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Gum Disease - Exams and Tests

Your dentist or dental hygienist will examine your gums and teeth for gum disease during regular visits. Using a small mirror and a tool called a probe, your dentist will look for:

  • Bleeding gums. The more spots that bleed, the more likely it is that your gum disease is severe.
  • Hard mineral deposits (tartar) above and below the gum line.
  • Areas where your gums are pulling away from your teeth and pockets that have formed between your teeth and gums. Your dentist or dental hygienist will use the probe to measure the depth of the spaces between your teeth and gums to see how deep the pockets are.

The dentist or dental hygienist may take X-rays of your teeth to look for bone damage and other problems.

Recommended Related to Oral Health

4 Things Your Dentist Wants You to Do Now

Are your pearly whites starting to look not so pearly? Maybe it's time to treat your teeth with a little respect. Paul Vankevich, DMD, an assistant professor of general dentistry at Tufts University School of Dental Medicine, speaks for dentists everywhere when he lists four things you can do right now for a mouth that looks and feels fabulous. Kick the habit. Need another person in your life to explain why you need to quit smoking? Talk to your dentist. The nicotine and tar in cigarettes...

Read the 4 Things Your Dentist Wants You to Do Now article > >

Early detection

Visiting your dentist or dental hygienist regularly is the best way to detect gum disease before it causes serious damage. Your dentist will determine how often you should be seen based on your risk for gum disease.

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WebMD Medical Reference from Healthwise

Last Updated: August 05, 2011
This information is not intended to replace the advice of a doctor. Healthwise disclaims any liability for the decisions you make based on this information.
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How Do I Measure Up? Get the Facts Fast!

Number of Days Per Week I Floss

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Answer:
Never
(0)
Good
(1-3)
Better
(4-6)
Best
(7)

You are currently

Only 18.5% of Americans never floss. You are missing out on a simple way to make a big difference in the health of your mouth. Regardless of how well you brush, plaque still forms between your teeth and along your gums. Floss removes food trapped between the teeth and removes the film of bacteria that forms there before it turns to plaque, which can cause inflamed gums (gingivitis), cavities, and tooth loss. Try flossing just one tooth to get started.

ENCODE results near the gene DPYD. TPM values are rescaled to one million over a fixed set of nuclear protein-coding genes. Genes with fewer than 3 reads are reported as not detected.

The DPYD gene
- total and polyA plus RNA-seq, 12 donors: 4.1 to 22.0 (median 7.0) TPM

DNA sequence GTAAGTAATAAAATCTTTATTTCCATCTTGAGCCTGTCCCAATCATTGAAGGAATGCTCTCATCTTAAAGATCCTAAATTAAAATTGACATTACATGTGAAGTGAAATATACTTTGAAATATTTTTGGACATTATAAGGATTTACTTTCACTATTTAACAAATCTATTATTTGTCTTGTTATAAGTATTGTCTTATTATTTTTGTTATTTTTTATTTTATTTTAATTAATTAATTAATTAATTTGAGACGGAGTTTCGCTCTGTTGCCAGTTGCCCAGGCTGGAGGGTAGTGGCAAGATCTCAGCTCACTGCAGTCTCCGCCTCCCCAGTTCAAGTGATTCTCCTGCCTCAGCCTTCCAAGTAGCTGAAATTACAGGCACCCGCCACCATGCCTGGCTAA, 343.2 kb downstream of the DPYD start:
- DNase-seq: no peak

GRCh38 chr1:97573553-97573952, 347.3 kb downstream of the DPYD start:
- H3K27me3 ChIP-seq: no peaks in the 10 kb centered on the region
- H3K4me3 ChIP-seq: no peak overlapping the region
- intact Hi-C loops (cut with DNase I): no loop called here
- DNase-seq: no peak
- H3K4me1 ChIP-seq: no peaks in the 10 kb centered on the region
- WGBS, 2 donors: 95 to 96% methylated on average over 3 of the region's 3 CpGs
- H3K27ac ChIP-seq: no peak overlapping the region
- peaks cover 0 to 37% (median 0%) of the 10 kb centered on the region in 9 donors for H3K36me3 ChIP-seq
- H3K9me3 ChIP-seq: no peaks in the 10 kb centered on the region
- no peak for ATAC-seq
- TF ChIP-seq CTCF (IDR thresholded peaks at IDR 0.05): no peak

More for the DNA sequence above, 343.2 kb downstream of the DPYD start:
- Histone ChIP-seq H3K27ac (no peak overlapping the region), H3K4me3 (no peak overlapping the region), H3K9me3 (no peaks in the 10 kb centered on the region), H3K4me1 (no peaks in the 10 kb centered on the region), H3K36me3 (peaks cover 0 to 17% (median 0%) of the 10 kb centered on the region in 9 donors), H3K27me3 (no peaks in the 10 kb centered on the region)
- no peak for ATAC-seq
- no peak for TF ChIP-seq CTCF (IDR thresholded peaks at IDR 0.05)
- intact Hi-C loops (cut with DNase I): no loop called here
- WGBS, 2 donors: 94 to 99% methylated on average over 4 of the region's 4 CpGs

You are one of 31% of Americans who don't floss daily. You are missing out on a simple way to make a big difference in the health of your mouth. Regardless of how well you brush, plaque still forms between your teeth and along your gums. Toothbrush bristles alone cannot clean effectively between these tight spaces. Flossing removes up to 80% of the film that hardens to plaque, which can cause inflamed gums (gingivitis), cavities, and tooth loss. Aim for 3 more days!

You are one of 31% of Americans who don't floss daily, but you're well on your way to making a positive impact on your teeth and gums. Regardless of how well you brush, plaque still forms between your teeth and along your gums. Toothbrush bristles alone cannot clean effectively between these tight spaces. Flossing removes up to 80% of the film that hardens to plaque, which can cause inflamed gums (gingivitis), cavities, and tooth loss. Aim for all 7 days!

Only 50.5% of Americans floss daily, and good for you that you are one of them! Regardless of how well you brush, plaque still forms between your teeth and along your gums. Toothbrush bristles alone cannot clean effectively between these tight spaces. Flossing removes up to 80% of the film that hardens to plaque, which can cause inflamed gums (gingivitis), cavities, and tooth loss. Congratulations on your good oral health habit!

SOURCES:

American Dental Association, Healthy People 2010

This tool is intended only for adults 18 and older.

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